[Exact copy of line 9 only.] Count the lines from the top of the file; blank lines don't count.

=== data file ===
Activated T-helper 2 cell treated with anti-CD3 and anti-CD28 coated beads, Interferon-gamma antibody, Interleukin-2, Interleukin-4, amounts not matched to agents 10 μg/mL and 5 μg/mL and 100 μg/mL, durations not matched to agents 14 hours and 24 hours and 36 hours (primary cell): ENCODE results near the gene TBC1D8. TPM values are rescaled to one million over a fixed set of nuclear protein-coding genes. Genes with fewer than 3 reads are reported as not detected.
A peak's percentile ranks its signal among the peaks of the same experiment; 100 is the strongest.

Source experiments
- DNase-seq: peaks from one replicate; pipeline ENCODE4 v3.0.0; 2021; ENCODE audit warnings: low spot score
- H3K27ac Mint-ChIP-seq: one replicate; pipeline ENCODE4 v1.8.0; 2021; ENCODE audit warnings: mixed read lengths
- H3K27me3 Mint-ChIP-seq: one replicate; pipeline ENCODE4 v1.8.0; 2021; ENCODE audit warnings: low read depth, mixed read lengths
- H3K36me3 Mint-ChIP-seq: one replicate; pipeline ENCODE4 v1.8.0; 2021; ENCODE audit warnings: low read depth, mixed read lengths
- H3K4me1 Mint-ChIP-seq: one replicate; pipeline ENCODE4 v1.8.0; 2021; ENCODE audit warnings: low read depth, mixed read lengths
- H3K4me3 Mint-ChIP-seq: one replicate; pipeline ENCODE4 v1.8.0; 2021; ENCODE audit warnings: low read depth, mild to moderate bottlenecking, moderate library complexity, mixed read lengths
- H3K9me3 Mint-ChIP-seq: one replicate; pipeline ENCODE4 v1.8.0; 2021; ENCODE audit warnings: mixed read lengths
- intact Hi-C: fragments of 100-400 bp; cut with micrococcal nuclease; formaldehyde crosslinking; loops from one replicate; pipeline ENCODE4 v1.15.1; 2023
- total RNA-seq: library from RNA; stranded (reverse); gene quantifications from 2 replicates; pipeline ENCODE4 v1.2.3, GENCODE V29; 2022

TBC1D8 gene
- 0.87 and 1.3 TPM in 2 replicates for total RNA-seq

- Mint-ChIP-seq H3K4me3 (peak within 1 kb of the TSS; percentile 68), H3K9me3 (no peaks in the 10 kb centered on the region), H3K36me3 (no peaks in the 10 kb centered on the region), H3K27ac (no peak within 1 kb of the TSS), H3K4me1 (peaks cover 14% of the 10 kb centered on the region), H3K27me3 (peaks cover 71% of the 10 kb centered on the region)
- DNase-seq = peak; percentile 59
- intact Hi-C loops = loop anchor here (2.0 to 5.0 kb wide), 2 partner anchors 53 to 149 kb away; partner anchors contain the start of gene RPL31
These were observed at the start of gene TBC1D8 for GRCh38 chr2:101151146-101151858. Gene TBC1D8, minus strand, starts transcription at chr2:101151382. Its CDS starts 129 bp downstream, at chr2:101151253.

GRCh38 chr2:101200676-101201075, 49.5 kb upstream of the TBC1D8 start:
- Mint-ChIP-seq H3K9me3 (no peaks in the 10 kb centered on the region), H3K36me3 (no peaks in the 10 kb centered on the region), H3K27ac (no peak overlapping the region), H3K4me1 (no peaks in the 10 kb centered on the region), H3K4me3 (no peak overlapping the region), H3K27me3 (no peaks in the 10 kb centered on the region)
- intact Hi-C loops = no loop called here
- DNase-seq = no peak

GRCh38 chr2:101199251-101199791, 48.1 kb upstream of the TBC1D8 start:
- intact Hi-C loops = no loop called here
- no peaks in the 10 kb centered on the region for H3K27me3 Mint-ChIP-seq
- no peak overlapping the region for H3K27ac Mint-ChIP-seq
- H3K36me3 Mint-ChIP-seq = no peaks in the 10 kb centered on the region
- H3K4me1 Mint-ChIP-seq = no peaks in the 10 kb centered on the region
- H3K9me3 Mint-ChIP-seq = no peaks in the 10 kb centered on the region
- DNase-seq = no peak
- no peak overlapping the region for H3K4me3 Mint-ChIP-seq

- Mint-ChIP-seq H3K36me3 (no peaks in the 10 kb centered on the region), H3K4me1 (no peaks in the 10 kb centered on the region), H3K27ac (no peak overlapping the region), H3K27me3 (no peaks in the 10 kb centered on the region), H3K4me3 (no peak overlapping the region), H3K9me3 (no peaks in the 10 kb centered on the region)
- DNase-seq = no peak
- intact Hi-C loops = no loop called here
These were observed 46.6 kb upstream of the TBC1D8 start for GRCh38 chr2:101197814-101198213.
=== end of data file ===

- H3K4me3 Mint-ChIP-seq: one replicate; pipeline ENCODE4 v1.8.0; 2021; ENCODE audit warnings: low read depth, mild to moderate bottlenecking, moderate library complexity, mixed read lengths